Although this is written with dual career couples in mind, it may also apply to any important relationships that you rely on personally and/or professionally. Sustaining positive interpersonal dynamics and relationships requires attention and care.
They were both exhausted. There had been a persistent low-level tension. Then, Ellen texted Aron as she was driving away to a dinner date. She asked him to go out and adjust the lawn sprinkler, it was throwing water on the neighbor’s outdoor social gathering. Aron, having just arrived home, still in his business suit, hadn’t had “even a few moments” to chill out. It was a tough day and he was “fried.”
So, he responded, “Just got home, hell with them!” Ellen saw it and couldn’t believe it. She pulled over and texted back, “But I told them you’d do it.” Aron had turned his phone off. After getting a shower, and having a beer, he went out and adjusted the sprinklers, even politely waved to the neighbors. He felt better now. “It’s nice to be alone,” he thought, no demands.
He went back in the house, crashed on the couch, and tuned into an action movie – total escape. He was deep into it when an hour later Ellen returned. Marching directly in, she turns the TV off and faces him, hands on hips: “What’s with you being such a jerk!” Aron is puzzled, “What are you talking about?”
Ellen reminds him of the terse response he sent to her, “And then you turn your phone off?” She had been steaming about it. She hadn’t wanted to meet her colleague for dinner either, but she went above and beyond and did it, and he couldn’t even take two minutes to adjust the sprinkler?
Neither of them felt understood. Both felt put upon. Neither had any patience for the other.
Stress, Strain, Fatigue, and Reactivity
Ellen and Aron, like many professional couples today, can become casualties of their own work ethic and maladaptive coping strategies. The combustibility of their situation grew insidiously. Identifying deeply with their work roles, trying too hard, and harboring fears and insecurities about their standing drove a pattern of overwork. And that led to losses of perspective and any reasonable sense of proportionality.
It begins as we dismiss signs of stress, strain, and fatigue. We can’t eliminate stressors, but we can notice them and adaptively adjust our ways of responding to them. And when we do that, we are less susceptible to overwork, chronic fatigue, and emotional reactivity. Put more positively, we are freer to deliberate, validate our assumptions and expectations, and make reasonable choices.
And the good news is that we, as intimate partners, can become vital allies in this adaptive approach to work and life. Rather than treating our partner as the villain, we can learn to jointly problem-solve with them.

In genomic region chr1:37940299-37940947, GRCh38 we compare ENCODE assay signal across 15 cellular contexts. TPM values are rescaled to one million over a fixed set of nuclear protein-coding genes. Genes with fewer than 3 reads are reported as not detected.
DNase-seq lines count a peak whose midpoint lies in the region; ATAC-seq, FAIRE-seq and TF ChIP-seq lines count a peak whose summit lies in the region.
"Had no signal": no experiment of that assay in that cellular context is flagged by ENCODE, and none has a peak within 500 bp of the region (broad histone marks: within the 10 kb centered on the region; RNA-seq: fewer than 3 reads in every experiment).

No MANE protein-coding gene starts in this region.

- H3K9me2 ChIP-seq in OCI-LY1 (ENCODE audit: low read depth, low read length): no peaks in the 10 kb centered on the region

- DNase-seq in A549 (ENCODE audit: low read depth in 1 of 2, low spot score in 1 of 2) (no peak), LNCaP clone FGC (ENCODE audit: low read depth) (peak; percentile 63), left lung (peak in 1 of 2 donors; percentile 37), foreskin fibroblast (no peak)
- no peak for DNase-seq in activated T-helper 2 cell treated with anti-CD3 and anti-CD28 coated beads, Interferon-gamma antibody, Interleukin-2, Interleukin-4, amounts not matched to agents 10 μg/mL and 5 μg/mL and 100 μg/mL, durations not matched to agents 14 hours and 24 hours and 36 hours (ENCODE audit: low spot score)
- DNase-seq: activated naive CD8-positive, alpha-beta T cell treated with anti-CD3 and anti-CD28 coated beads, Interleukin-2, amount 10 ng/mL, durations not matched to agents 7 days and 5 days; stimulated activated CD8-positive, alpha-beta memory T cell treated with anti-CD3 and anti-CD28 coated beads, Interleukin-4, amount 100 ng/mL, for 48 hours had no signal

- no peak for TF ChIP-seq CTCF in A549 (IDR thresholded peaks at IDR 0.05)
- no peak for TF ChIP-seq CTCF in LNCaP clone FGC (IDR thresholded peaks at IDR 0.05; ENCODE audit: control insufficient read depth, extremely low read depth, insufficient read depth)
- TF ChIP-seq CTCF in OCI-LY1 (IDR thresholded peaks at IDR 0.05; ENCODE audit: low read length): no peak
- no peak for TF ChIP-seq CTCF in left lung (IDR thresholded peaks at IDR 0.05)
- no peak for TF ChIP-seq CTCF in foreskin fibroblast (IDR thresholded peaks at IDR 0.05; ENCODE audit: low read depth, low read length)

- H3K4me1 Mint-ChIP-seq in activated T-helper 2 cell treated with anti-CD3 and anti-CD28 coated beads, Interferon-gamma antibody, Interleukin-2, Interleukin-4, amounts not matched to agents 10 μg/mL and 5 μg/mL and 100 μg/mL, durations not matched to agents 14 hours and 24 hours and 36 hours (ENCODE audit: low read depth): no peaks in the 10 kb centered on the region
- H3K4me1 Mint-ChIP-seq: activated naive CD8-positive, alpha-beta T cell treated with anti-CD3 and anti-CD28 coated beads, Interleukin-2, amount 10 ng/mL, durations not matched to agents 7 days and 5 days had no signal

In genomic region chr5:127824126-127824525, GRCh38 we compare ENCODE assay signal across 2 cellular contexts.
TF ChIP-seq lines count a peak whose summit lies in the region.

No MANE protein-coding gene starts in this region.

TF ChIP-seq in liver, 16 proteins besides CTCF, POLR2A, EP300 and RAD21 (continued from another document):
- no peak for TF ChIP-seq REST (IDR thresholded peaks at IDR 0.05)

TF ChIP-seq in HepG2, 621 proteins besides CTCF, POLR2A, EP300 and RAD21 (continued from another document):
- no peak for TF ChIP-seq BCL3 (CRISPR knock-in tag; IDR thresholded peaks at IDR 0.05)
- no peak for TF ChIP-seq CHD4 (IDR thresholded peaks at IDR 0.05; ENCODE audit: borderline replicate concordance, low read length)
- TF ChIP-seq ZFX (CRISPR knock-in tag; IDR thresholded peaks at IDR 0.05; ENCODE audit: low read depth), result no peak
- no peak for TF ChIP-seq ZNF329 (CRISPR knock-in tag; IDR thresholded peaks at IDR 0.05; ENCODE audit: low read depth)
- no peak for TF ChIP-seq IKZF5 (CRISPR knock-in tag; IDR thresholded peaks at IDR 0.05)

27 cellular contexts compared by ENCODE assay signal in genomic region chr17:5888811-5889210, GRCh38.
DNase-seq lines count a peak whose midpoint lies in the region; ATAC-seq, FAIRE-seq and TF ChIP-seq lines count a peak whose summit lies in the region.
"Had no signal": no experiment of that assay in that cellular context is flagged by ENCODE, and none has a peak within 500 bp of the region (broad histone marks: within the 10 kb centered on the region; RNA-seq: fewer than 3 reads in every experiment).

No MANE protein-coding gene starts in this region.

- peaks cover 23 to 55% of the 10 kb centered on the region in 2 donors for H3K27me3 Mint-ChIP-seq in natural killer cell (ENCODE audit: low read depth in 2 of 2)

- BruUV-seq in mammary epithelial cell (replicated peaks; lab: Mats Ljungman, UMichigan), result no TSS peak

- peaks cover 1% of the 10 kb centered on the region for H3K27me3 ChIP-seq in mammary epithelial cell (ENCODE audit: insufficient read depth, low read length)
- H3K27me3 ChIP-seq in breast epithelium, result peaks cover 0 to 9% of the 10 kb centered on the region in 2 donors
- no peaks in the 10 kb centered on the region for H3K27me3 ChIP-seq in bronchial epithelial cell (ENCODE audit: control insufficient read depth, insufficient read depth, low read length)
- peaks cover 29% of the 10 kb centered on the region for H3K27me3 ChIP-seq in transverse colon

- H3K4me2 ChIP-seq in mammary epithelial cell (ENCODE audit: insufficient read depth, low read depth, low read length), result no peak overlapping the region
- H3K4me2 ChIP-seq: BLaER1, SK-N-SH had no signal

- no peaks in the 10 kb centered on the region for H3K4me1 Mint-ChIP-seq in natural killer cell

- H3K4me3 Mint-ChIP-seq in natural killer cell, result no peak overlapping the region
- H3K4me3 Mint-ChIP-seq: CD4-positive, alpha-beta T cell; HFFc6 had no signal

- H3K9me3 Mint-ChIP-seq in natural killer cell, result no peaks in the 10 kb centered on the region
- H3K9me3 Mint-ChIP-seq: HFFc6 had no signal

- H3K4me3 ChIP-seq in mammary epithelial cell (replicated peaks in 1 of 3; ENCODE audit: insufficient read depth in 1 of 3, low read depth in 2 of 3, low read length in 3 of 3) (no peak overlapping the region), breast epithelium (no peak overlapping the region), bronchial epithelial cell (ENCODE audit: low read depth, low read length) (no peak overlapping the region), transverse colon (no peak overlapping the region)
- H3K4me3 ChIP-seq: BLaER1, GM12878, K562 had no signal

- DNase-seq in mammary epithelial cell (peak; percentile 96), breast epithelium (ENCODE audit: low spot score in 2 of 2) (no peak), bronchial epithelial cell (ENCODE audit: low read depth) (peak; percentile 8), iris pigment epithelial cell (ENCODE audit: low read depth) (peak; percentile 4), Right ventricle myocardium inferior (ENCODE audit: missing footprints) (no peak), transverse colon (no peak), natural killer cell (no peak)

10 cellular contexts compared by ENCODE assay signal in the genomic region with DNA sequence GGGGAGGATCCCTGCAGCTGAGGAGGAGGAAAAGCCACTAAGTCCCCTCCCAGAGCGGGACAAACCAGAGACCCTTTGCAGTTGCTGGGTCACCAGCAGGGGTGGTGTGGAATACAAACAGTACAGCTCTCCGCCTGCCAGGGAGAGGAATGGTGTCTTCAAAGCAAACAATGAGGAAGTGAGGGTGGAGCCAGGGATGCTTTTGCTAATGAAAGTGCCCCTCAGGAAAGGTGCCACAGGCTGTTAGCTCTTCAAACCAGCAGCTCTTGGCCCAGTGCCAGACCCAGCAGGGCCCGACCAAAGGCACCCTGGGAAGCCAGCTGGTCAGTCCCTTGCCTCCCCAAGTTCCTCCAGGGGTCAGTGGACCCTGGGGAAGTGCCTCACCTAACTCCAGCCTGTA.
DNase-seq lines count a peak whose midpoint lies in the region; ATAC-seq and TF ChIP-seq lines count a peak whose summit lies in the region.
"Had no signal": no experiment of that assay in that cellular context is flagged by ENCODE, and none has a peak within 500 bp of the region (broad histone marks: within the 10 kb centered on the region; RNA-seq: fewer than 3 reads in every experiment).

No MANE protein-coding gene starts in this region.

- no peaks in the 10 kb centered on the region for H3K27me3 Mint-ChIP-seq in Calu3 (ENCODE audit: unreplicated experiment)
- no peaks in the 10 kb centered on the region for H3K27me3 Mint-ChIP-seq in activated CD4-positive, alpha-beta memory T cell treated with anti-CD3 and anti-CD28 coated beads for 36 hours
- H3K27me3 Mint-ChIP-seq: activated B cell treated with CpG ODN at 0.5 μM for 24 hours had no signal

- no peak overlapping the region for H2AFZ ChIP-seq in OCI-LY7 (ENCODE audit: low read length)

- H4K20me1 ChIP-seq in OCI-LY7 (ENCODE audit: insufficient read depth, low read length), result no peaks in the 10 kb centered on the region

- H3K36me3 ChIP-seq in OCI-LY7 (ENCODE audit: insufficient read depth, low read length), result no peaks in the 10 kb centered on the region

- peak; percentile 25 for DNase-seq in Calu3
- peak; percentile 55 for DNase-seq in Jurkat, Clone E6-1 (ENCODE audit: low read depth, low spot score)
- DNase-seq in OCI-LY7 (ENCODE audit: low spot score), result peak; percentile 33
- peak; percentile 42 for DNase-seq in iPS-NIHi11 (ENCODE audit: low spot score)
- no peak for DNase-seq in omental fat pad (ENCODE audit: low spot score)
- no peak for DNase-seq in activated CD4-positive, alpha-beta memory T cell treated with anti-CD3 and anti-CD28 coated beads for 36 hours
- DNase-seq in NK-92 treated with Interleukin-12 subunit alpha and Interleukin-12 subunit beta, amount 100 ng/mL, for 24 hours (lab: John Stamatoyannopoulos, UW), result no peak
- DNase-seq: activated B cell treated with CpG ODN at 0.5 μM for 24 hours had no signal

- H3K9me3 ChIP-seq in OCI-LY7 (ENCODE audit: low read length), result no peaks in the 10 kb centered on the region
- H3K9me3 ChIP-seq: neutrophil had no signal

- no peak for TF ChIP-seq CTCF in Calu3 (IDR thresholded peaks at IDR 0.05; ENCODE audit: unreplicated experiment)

Smart, Collaborative Coping
Understanding our individual differences is critical. We each have goals, aspirations, assumptions, and perceptions that govern our actions at work and at home. We also have personalities and interpersonal tendencies that condition the way we experience things and interpret our experience. If we take time to explore these differences, we may be able to better help one another.
I’ve seen many couples like Ellen and Aron, who present with chronic patterns of conflict. Their first mistake is that they think they see their situation clearly, when usually they do not. And they usually believe they understand one another well, when very often they are reading into one another’s words and actions something that is neither accurate nor helpful.
It’s time to get to know one another again for the first time. When we are distressed, we lose our ability to “mentalize,” that is, to hear, see, and appreciate the experience, thoughts, and feelings of the other from their subjective point of view. We tend to see reality as an exact mirror image of our own emotional state – “It’s a mess and there’s little hope for change!”
That’s why a third party, a couple’s therapist can be helpful from time to time. In this mediated setting you get to know one another again. You listen to each other, but you do it with another less emotionally entangled person. Thus, you hear something closer to what the other is really experiencing. It quiets the frantic thoughts and emotions that have overwhelmed you.
Habits, Identity, and Mutuality
Our habitual ways of thinking, feeling, and relating stem from our identity and from the beliefs we’ve formed about self, others, and the way things work in the world. These tendencies may usually serve us well, but when strain and fatigue grow, other less adaptive (often fear-based) interpretations can excite our less reasonable and more reactive tendencies.
Our identity as persons evolves. Our surrounding world changes. And stresses can deplete our coping resources, leading to strain and fatigue. This impairs our adaptive abilities to listen (and hear), to enter into dialogue, and to regain a fresh sense of mutual understanding. What this means is that we may periodically need a tune-up as a couple.